proper format for this database table

mensanator at aol.com mensanator at aol.com
Sat Oct 21 00:32:12 CEST 2006


mensanator at aol.com wrote:
> John Salerno wrote:
> > mensanator at aol.com wrote:
> >
> > > [Eid] [Sid] [university] [yearStart] [yearEnd] [degreeEarned]
> > > 5      1     U of I       1971        1975      BS
> > > 6      1     U of I       1975        1976      MS
> > > 7      1     U of I       1976        1977      PhD
> > >
> > > where [Eid] is the primary key of the Education table and
> > > [Sid] is the foreign key from the Student table so that the
> > > single student record (1) links to three education records
> > > (5,6,7).
> > >
> >
> > Hmmm. I think I'm lost. My table will have a key that represents the
> > persons ID, in my case it would be salerjo01. This will be what ties
> > this table to that person. Can I repeat this key multiple times in the
> > Education table?
>
> Yes, because it would be a foreign key.
>
> Perhaps a simple example might help:
>
> import sqlite3
>
> con = sqlite3.connect(":memory:")
> cur = con.cursor()
>
> # in the [person] table, [personid] is the primary key
> # but in the [education] table, it's a foreign key
> # I deliberately didn't make them AUTOINCREMENT to
> # simplify the example
> cur.executescript("""
>     create table person(
>         personid PRIMARY KEY,
>         firstname,
>         lastname
>     );
>
>     create table education(
>         educationid PRIMARY KEY,
>         personid,
>         institution,
>         yearStart,
>         yearEnd,
>         degreeEarned
>     );
>     """)
>
> persons = [(1,'Tom','Smith'), \
>            (2,'Dick','Smith'), \
>            (3,'Harry','Smith')]
>
> degrees = [(1,1,'University of Illinois',1971,1975,'BS'), \
>            (2,1,'University of Illinois',1975,1976,'MS'), \
>            (3,1,'University of Illinois',1976,1977,'PhD'), \
>            (4,2,'University of Illinois',1971,1974,None), \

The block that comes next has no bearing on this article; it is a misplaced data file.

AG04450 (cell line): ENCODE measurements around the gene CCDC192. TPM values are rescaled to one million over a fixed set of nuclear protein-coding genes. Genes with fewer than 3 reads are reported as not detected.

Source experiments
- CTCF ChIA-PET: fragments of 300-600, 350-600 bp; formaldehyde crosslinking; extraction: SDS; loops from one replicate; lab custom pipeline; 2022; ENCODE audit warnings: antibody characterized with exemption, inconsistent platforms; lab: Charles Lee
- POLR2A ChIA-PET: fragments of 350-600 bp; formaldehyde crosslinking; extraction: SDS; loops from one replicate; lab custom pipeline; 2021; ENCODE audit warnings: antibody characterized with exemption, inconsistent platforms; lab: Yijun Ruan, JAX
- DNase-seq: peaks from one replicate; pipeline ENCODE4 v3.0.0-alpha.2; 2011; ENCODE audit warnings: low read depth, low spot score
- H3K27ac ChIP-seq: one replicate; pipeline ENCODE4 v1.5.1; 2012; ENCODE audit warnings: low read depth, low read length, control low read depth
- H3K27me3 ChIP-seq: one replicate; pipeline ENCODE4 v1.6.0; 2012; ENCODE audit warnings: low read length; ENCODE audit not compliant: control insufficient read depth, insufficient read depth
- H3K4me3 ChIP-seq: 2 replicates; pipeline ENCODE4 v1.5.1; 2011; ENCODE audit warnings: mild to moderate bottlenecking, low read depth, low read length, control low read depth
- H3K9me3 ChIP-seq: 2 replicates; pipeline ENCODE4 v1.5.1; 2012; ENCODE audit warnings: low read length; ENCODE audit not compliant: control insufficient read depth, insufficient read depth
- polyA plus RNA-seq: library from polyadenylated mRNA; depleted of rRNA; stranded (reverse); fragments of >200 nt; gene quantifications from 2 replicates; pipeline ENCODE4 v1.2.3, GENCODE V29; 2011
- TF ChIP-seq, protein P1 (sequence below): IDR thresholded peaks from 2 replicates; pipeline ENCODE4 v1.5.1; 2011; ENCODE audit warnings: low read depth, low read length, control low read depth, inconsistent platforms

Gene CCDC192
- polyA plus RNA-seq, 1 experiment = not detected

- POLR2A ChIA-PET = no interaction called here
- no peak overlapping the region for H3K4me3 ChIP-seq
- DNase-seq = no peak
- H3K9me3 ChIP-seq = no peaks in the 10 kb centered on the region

>            (5,2,'DeVry Institute of Technology',1974,1976,'ASEET')]
>
> cur.executemany("""
> INSERT INTO person(personid,
>                    firstname,
>                    lastname)
> VALUES      (?,?,?)"""
> , persons)
>
> cur.executemany("""
> INSERT INTO education(educationid,
>                       personid,
>                       institution,
>                       yearStart,
>                       yearEnd,
>                       degreeEarned)
> VALUES      (?,?,?,?,?,?)"""
> , degrees)
>
>
> # Note: since both tables have a field named [personid],
> #       the table name must be included when referencing
> #       that field
> cur.execute("""
> SELECT      firstname,
>             lastname,
>             institution,
>             yearStart,
>             yearEnd,
>             degreeEarned
> FROM        education
> INNER JOIN  person
> ON          person.personid = education.personid
> ORDER BY    education.personid;
> """)
>
> report = cur.fetchall()
>
>
> for i in report:
>     print '%5s %-5s %-30s  %d-%d  %-6s' % (i)
>
> ##  Tom Smith University of Illinois          1971-1975  BS
> ##  Tom Smith University of Illinois          1975-1976  MS
> ##  Tom Smith University of Illinois          1976-1977  PhD
> ## Dick Smith University of Illinois          1971-1974  None
> ## Dick Smith DeVry Institute of Technology   1974-1976  ASEET
>
> ## Note that the third person, Harry Smith, doesn't show up
> ## in the report.
> ## That's because no education records were created for him.
> ## When you do an INNER JOIN between two tables, the linking field,
> ## [personid] must exist in both tables.

If you actually DO want to see Harry Smith listed in the
report even though he has no education, you would change
the INNER JOIN to a RIGHT JOIN. But sqlite3 doesn't
support RIGHT JOIN, only LEFT JOIN. So we just have
to change the direction of the JOIN. Instead of from
education to person, make it it from person to
education and then we can use LEFT JOIN. And it might
be a good idea to sort on person.personid since
education.personid will be null if there is no matching
record.

The modified query becomes:

cur.execute("""
SELECT      firstname,
            lastname,
            institution,
            yearStart,
            yearEnd,
            degreeEarned
FROM        person
LEFT JOIN   education
ON          person.personid = education.personid
ORDER BY    person.personid;
""")

And I had to change the print statement since nulls
(which translate to None) crash the %d. With that
change we now can see ALL the people and note
that Harry is uneducated.

  Tom Smith University of Illinois          1971-1975  BS
  Tom Smith University of Illinois          1975-1976  MS
  Tom Smith University of Illinois          1976-1977  PhD
 Dick Smith University of Illinois          1971-1974  None
 Dick Smith DeVry Institute of Technology   1974-1976  ASEET
Harry Smith None                            None-None  None




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